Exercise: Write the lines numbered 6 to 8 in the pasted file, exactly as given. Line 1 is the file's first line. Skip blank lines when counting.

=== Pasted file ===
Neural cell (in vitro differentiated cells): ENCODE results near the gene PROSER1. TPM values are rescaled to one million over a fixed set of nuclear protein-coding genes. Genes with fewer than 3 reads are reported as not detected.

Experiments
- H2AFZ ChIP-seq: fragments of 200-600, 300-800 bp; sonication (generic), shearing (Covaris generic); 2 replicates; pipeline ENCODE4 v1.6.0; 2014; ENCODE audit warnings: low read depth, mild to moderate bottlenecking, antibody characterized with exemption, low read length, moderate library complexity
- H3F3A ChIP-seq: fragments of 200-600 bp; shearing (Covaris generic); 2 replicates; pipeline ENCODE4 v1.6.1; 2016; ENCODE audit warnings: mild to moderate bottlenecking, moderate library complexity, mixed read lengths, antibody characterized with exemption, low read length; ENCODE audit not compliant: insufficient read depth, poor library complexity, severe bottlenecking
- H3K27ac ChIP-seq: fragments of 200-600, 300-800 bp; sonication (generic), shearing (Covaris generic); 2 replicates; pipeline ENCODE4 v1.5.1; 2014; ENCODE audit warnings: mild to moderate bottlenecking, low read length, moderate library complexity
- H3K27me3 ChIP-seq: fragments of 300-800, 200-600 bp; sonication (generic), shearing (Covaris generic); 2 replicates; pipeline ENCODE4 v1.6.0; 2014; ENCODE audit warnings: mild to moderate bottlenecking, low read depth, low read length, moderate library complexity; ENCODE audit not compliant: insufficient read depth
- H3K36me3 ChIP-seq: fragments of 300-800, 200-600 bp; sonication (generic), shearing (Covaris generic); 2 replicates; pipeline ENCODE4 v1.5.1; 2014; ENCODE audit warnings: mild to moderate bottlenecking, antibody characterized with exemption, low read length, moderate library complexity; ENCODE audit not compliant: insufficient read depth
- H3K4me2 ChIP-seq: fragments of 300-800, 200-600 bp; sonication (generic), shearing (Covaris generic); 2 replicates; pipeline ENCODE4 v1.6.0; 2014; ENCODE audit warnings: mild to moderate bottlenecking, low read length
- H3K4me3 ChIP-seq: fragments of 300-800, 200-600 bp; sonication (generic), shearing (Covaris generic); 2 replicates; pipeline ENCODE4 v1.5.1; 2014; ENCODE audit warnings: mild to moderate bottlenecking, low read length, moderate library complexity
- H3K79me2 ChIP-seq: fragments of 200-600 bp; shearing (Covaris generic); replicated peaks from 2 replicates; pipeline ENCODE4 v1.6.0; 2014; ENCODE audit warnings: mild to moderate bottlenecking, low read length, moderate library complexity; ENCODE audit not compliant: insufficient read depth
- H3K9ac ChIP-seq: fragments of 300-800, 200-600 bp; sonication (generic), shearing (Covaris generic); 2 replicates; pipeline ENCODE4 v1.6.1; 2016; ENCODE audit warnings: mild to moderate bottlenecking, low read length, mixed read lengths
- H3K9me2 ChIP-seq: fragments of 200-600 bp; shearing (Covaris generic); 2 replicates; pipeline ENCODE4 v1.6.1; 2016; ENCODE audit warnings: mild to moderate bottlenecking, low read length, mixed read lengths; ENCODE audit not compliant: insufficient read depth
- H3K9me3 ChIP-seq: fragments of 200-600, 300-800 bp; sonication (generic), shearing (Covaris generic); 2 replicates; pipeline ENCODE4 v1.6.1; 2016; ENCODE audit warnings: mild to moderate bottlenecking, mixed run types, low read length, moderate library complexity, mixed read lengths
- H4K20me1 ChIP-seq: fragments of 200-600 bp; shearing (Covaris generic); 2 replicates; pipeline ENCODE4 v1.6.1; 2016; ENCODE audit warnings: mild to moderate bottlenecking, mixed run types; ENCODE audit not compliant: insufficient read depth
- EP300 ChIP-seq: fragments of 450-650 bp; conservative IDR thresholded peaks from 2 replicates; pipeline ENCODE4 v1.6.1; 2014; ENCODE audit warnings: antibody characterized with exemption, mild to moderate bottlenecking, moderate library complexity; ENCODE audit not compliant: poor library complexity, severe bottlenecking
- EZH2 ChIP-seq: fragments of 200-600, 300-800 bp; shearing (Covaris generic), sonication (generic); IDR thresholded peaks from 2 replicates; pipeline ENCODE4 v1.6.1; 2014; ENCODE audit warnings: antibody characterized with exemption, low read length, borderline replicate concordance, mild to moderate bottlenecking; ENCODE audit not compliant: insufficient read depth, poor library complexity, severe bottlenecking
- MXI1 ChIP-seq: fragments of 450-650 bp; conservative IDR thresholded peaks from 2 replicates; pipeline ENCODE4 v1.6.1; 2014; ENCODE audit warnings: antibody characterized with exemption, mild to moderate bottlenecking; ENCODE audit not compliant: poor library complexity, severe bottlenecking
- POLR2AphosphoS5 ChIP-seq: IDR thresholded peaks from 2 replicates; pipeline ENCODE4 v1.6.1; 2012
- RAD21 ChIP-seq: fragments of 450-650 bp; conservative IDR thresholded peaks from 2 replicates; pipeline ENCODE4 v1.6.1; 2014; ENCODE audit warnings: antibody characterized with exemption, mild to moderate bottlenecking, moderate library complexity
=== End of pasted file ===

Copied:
- H3K27me3 ChIP-seq: fragments of 300-800, 200-600 bp; sonication (generic), shearing (Covaris generic); 2 replicates; pipeline ENCODE4 v1.6.0; 2014; ENCODE audit warnings: mild to moderate bottlenecking, low read depth, low read length, moderate library complexity; ENCODE audit not compliant: insufficient read depth
- H3K36me3 ChIP-seq: fragments of 300-800, 200-600 bp; sonication (generic), shearing (Covaris generic); 2 replicates; pipeline ENCODE4 v1.5.1; 2014; ENCODE audit warnings: mild to moderate bottlenecking, antibody characterized with exemption, low read length, moderate library complexity; ENCODE audit not compliant: insufficient read depth
- H3K4me2 ChIP-seq: fragments of 300-800, 200-600 bp; sonication (generic), shearing (Covaris generic); 2 replicates; pipeline ENCODE4 v1.6.0; 2014; ENCODE audit warnings: mild to moderate bottlenecking, low read length